Tom Mockridge has worked for Rupert Murdoch
for 22 years, most recently as News International boss (Reuters)
Tom Mockridge will leave his role as chief executive of scandal-engulfed News International (NI) by the end of the year, the company announced.
He has been chief executive of the Rupert Murdoch-owned UK newspaper publisher since July 2011 when he replaced Rebekah Brooks, who is at the centre of police probes into allegations of phone hacking and corruption involving NI journalists.
News Corporation, the parent company of NI, said Mockridge is leaving to "pursue outside opportunities".
"His decision to step down is absolutely and entirely his own," said Murdoch in the News Corp statement.
Mockridge has worked for Murdoch for 22 years, starting out on papers in Australia and New Zealand before heading up Sky Italia and eventually taking the NI job.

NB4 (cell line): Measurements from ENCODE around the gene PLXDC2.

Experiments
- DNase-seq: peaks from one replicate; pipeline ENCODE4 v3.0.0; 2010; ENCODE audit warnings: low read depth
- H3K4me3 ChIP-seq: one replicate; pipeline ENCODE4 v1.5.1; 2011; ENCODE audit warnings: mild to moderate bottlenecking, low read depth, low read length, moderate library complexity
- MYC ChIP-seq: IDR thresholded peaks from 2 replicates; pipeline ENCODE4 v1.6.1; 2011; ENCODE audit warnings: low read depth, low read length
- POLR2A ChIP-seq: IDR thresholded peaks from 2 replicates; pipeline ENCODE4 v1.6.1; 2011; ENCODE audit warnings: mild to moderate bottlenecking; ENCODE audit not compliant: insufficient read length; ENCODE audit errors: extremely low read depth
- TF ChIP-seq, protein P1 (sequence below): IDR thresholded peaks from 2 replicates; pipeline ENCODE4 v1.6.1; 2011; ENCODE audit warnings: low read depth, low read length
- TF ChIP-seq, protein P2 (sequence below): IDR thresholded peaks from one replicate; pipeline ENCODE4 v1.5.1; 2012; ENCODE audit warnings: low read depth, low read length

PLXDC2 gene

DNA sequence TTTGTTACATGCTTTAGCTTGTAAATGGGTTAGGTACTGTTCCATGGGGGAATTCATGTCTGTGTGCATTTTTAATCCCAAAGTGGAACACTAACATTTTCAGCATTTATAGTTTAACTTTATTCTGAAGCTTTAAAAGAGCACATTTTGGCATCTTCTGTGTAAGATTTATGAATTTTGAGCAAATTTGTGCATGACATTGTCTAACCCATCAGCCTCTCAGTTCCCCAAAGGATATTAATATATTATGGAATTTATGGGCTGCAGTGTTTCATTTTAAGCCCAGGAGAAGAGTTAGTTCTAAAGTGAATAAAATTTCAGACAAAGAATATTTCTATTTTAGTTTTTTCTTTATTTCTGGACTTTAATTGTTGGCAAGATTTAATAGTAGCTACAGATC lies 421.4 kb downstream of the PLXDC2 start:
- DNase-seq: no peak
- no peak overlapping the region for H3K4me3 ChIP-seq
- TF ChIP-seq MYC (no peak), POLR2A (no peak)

The departure comes as News Corp, which also owns BSkyB and 20th Century Fox among other well-known brands, prepares to split its publishing and entertainment businesses.
Bloomberg reported that Robert Thompson, editor of the Murdoch-owned Wall Street Journal, is set to be named as the chief executive of the new publishing division, citing unnamed people familiar with the matter.
Thomson is said to be close to fellow Australian Murdoch, who will likely head up the entertainment side of News Corp.
As well as editing the Wall Street Journal, Thomson has also been editor of The Times of London and held a senior editorial role at the Financial Times.
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